This week a basic cassette, but with German certification.

diag-europa-C90

Well, a nice clean design I would like to submit. Luckily, there’s always something to find.

DIN

dindindin-45512-europa-C90

Hey, this cassette is certified to DIN-specification, DIN 45 512 to be precise. Not very easy to find out the exact details on this without paying for it, but it boils down to this (in German of course):
“Magnetbänder for Schallaufzeihnung; Maße und allgemeine Eigenschaften”

So, it defines the specifications for:
Magnetic tapes for sound recording; Dimensions and general characteristics”

To be sure that you now this before buying the tape, it’s mentioned on the inlay card too.

din-45512-europa-C90

Still, it hasn’t helped: this example is more or less stuck. Not one of my decks is able to forward or rewind the tape completely.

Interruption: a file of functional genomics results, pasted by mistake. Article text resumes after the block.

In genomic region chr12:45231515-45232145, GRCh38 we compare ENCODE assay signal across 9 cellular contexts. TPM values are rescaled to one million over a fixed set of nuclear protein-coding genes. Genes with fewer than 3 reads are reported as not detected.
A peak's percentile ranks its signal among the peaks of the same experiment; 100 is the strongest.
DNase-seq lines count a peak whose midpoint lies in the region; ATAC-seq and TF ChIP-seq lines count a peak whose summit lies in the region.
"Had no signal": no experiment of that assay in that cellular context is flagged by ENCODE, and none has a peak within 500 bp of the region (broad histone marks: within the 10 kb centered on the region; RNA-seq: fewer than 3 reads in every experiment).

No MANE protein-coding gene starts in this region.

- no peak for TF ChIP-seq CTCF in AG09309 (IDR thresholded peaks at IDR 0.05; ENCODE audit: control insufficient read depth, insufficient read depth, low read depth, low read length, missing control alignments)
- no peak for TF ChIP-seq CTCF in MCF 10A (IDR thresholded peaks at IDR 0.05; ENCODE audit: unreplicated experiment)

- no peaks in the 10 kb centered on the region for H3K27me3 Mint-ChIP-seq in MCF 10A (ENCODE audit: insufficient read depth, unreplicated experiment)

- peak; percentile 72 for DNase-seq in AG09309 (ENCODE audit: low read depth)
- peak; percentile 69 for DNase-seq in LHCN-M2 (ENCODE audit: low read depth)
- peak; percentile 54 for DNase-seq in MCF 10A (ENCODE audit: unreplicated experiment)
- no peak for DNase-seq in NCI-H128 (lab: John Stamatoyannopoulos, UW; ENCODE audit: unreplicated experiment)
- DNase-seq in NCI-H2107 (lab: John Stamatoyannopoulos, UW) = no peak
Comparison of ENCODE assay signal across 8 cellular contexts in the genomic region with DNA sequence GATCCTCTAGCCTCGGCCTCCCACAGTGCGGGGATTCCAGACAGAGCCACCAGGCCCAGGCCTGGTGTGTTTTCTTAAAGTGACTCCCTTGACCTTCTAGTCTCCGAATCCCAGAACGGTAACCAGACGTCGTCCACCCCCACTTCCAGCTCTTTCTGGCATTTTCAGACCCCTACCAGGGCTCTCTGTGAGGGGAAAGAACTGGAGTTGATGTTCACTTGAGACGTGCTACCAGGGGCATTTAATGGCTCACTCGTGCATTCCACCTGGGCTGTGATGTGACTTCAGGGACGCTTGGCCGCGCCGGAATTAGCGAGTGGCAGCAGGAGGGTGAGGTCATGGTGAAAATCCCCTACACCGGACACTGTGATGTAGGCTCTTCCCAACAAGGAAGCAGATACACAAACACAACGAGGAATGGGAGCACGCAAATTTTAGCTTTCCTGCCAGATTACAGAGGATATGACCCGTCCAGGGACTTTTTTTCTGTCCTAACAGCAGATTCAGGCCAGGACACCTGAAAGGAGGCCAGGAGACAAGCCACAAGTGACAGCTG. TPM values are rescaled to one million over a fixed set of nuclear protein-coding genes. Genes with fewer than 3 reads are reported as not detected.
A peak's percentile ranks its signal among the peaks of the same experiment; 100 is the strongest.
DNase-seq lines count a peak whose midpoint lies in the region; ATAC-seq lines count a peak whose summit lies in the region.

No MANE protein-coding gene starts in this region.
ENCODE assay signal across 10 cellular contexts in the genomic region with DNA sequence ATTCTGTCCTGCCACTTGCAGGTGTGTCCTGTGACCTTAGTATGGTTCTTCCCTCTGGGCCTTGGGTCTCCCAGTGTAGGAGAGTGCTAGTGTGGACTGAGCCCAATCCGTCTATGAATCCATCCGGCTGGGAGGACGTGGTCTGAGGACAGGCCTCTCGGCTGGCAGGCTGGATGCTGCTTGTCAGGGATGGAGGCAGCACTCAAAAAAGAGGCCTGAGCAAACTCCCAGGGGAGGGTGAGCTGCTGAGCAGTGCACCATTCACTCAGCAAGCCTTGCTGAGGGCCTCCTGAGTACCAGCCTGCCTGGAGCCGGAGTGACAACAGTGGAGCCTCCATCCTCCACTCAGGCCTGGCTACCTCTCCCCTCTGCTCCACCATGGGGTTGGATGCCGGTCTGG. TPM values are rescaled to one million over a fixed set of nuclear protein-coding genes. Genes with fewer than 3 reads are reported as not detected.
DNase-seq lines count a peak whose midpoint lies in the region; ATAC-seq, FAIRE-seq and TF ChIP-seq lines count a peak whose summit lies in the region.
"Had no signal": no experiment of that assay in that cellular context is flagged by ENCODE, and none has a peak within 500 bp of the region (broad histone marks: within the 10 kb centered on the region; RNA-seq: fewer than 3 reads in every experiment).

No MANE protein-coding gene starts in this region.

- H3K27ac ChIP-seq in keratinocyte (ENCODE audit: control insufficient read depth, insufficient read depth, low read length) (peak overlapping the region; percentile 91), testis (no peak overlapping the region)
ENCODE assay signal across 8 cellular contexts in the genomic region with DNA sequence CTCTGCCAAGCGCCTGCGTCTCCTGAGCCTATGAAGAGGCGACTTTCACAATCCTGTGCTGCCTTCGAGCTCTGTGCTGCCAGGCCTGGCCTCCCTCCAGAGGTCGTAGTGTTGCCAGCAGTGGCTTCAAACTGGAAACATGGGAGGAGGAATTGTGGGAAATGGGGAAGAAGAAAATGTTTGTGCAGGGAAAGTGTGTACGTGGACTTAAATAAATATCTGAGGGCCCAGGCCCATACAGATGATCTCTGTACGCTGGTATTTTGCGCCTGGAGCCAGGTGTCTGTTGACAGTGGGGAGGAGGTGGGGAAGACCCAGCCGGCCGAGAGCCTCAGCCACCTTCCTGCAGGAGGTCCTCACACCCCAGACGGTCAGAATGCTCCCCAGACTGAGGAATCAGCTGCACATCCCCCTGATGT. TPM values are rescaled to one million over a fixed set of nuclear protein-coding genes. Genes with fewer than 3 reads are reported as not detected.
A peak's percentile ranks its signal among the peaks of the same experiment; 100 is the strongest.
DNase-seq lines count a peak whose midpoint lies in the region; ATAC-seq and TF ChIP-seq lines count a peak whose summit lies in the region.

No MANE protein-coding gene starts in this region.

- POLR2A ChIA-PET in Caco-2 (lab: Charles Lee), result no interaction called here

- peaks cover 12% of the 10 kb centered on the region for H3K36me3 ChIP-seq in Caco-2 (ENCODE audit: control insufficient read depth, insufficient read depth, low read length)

Back in the day

Almost every tape is old now of course, but with this one we can safely assume it’s pre-1990. The “90” next to “Made in Western-Germany” could even be seen as an omen.

wg-europa-C90

The dotted line

The inlay card shows a rather nice dotted pattern.

inlay-full-europa-C90

The black font is easier to read on this pattern than the white.

compact-europa-C90

As the tape is unplayable, it really is low noise.

lownoise-europa-C90

The straight story

Aside from the dots, there are some straight lines as well.

inlay-inside-europa-C90

It’s an old handmade design, corrections and all.

inlay-detail-europa-C90

What’s on it

The inlay is empty, and I couldn’t play the tape, but I do know what’s on it. The previous owner used a Dymo embosser to mark his tapes.

chore-europa-C90

In retrospect, a good thing that this tape is stuck.

cassette-logo_50px

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